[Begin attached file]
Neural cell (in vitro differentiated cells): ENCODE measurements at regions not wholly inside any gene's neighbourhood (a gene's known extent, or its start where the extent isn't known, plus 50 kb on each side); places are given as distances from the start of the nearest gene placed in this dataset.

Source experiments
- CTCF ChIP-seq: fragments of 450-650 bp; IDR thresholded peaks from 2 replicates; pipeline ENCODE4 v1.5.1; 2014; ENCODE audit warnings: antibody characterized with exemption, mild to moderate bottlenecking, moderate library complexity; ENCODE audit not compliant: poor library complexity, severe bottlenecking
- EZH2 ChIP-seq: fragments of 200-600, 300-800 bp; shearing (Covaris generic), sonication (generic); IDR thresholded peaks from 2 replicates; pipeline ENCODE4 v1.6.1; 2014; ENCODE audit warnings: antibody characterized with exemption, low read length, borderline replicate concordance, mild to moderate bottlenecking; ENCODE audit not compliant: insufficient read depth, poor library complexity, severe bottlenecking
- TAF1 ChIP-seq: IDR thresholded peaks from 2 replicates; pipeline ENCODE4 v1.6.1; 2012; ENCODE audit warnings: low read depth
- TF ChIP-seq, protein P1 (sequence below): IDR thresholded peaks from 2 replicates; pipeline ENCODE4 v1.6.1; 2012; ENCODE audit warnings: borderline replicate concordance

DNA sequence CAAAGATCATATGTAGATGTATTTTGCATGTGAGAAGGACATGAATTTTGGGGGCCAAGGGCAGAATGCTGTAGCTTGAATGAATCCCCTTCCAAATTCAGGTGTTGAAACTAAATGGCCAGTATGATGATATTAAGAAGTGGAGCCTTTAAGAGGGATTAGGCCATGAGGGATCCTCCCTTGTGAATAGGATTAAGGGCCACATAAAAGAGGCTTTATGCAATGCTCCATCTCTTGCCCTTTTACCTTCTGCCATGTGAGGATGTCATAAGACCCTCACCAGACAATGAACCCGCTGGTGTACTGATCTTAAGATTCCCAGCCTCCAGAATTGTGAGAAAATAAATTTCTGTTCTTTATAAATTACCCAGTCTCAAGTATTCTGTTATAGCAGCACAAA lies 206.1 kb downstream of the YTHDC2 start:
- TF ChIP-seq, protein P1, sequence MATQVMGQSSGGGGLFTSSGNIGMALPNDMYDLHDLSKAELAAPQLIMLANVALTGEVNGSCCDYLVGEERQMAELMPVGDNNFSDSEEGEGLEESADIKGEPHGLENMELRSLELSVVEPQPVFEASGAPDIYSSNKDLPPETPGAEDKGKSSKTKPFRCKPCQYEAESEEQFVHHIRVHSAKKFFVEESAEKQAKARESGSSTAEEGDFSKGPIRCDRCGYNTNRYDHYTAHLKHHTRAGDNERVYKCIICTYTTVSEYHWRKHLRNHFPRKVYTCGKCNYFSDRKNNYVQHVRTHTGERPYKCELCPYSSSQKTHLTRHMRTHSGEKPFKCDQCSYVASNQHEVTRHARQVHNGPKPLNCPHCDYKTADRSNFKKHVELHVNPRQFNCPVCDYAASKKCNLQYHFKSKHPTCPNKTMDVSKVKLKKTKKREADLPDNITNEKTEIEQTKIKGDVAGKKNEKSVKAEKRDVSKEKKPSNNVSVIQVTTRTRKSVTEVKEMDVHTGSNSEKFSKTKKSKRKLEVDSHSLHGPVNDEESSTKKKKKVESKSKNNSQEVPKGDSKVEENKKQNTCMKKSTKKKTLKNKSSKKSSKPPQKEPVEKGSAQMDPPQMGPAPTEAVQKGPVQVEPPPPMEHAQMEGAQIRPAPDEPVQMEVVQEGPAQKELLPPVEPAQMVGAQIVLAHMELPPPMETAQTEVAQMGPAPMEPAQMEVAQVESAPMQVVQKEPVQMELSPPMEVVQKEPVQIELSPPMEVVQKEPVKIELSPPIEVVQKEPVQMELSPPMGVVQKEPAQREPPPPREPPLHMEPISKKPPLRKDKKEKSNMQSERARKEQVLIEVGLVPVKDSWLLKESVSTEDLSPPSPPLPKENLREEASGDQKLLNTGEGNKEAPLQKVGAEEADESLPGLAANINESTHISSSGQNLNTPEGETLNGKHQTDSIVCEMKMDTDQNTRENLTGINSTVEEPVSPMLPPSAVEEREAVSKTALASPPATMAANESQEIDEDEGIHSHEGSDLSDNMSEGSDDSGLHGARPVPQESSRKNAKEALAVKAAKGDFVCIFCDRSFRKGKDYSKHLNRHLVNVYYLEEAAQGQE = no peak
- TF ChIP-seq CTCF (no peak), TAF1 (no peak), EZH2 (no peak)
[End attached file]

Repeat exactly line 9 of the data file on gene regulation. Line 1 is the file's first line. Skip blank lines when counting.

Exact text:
- TF ChIP-seq CTCF (no peak), TAF1 (no peak), EZH2 (no peak)